Programme 2023

All times in CEST (Berlin/Brussels, GMT+2).

Venue: Neumünster Abbey

Tuesday, 3  October 2023  

10:30-16:30 PhD Colloquium (Programme below, by invitation only)

18.00-19:00 Welcome Cocktails (for all participants, Espace Nic Klecker at Neumünster Abbey)

Wednesday, 4 October 2023  

Location: Salle Edmond Dune at Neumünster Abbey

08.30 Registration opens

09.00 – 09.30 Conference Opening
Peter Y.A. Ryan, Melanie Volkamer, David Duenas-Cid and Peter Rønne

9.30 – 10.30  Invited Keynote: Véronique Cortier (LORIA laboratory, Nancy, France)

Chair: Melanie Volkamer

  • Cast as Intended in voting protocols: Electronic voting aims at guaranteeing two key properties, namely vote secrecy and verifiability. Verifiability makes sure that the result of the election reflects the vote of each voter. It is usually split in several sub-properties: cast-as-intended, recorded-as-cast, tallied-as-recorded, and eligibility verifiability. For example, tallied-as-recorded guarantees that the result corresponds to the set of recorded (encrypted) ballots. Academically, this property is well understood and several mature techniques have been designed, although they are not necessarily deployed in practice.
    For cast-as-intended, this is somehow the other way round: not so many academic protocols have been proposed, while several countries make nonetheless use of solutions with cast-as-intended mechanisms, with variable security guarantees. In this talk, we will review some existing cast-as-intended mechanisms and describe a new one: BeleniosCaI. We will discuss its usability on the one side, and how to formally prove it on the other side.

11.00 – 12.00  Session 1: Cryptographic Primitives for Voting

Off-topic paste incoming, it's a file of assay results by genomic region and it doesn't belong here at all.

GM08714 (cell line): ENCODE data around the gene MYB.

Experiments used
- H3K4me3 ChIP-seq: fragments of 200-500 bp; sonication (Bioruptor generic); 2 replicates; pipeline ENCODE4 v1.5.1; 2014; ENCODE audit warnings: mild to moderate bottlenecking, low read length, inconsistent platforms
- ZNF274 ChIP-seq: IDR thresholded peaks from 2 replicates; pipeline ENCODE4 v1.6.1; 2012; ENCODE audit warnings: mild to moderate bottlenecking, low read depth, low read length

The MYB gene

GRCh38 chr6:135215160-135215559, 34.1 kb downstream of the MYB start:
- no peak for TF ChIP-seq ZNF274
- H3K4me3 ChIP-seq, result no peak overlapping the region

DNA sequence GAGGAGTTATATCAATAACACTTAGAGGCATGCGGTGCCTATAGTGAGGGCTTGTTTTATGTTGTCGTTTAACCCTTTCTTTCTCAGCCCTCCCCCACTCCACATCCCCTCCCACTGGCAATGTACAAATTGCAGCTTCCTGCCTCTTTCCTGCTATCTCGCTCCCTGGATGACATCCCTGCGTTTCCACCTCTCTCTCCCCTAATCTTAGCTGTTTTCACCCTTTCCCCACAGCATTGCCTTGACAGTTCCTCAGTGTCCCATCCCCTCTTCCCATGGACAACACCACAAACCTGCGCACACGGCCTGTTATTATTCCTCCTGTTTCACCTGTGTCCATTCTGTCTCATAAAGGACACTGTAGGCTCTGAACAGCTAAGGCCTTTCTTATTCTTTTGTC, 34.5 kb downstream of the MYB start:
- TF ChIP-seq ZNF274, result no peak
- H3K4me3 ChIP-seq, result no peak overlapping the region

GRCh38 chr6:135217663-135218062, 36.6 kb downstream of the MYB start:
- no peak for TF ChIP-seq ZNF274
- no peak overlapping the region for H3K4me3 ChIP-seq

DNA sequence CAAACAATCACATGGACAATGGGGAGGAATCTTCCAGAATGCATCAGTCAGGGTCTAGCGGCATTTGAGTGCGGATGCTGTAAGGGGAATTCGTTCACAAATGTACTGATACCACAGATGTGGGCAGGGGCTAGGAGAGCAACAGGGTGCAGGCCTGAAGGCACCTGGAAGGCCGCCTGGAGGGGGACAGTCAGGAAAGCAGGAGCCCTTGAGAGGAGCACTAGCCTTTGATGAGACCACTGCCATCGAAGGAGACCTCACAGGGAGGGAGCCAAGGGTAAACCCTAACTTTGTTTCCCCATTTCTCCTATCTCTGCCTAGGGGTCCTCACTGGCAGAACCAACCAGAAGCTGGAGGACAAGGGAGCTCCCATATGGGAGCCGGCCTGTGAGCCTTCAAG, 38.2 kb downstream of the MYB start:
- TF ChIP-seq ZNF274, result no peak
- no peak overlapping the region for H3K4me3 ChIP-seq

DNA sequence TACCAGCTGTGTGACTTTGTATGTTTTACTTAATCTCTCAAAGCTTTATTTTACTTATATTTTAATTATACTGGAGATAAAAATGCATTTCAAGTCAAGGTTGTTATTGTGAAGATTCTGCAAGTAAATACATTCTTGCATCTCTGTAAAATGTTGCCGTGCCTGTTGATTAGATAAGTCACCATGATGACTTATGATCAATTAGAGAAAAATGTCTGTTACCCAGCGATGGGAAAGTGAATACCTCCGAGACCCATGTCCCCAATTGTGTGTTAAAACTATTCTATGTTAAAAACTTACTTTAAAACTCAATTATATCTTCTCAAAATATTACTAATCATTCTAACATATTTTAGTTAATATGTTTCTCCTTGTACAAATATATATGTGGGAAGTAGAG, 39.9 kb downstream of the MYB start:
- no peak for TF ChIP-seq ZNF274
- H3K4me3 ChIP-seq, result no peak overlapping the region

Chair: Johannes Müller

  • Linearly-Homomorphic Signatures for Short Randomizable Proofs of Subset Membership –  David Pointcheval
  • An Alternative Group for Applications of ElGamal in Cryptographic Protocols –  Rolf Haenni and Ilona Starý Kořánová

12:30 – 13.30  Lunch

13:30 – 15.00  Session 2: Trust but verify (I): verifiability in Internet voting

Chair: Beata Martin-Rozumilowicz

  • Verifiability Experiences in Ontario’s 2022 Online Elections –  Nicole Goodman, Iuliia Spycher-Krivonosova, Aleksander Essex and James Brunet
  • French 2022 legislatives elections: a verifiability experiment – Véronique Cortier, Pierrick Gaudry, Stéphane Glondu and Sylvain Ruhault
  • Voter Perception of Cast-as-Intended Verifiability in the Estonian i-vote protocol –  Tobias Hilt, Kati Sein, Tanel Mallo, Melanie Volkamer and Jan Willemson

15.15 – 16.45  Session 3: Security Definitions, Audits, and Recoverability in Voting

Chair: Aleksander Essex

  • Investigating transparency dimensions for Internet voting –  Samuel Agbesi, Jurlind Budurushi, Asmita Dalela and Oksana Kulyk
  • Adaptively Weighted Audits of Instant-Runoff Voting Elections: AWAIRE –  Alexander Ek, Philip B. Stark, Peter J. Stuckey and Damjan Vukcevic
  • On recoverability from failures in dual voting – Prashant Agrawal, Kabir Tomer, Abhinav Nakarmi, Mahabir Prasad Jhanwar, Subodh Sharma and Subhashis Banerjee

17.00 – 18.30  Session 4: ICT in elections: standards, benefits, and challenges

Chair: Iuliia Spycher-Krivonosova

  • Setting international standards on digital election technologies: mapping trends and stakeholders –  Adrià Rodríguez-Pérez and Jordi Barrat Esteve
  • Estimating carbon footprint of paper and Internet voting –  Jan Willemson and Kristjan Krips
  • Regulating for the “known unknowns” in Internet voting: quantum computing and long-term privacy – Adrià Rodríguez-Pérez, Núria Costa and Tamara Finogina

18.30 – 20.00 Poster and Demo Session, Tour of Neumünster Abbey

Chair: Michael Kirsten

Thursday, 5 October 2023  

Location: Salle Edmond Dune at Neumünster Abbey

9.00 – 10.00  Invited Keynote: Michael McGregor (Toronto Metropolitan University, Canada)

Chair: Iuliia Spycher-Krivonosova

  • Internet voting and public opinion in a multi-level setting: The case of Canada: Canada is a federation with three orders of government (federal, provincial, and municipal). Only at the municipal level, however, has internet voting meaningfully taken hold. Hundreds of the country’s municipalities regularly run binding online elections, and some have done so for roughly two decades. Despite this largely successful track record, Canada’s national and provincial governments have never used internet voting for their elections.
    In this talk, I argue that public opinion is an important factor in explaining these across-level differences in adoption patterns. Using several survey datasets, I answer three groups of questions about Canadians’ attitudes towards online voting.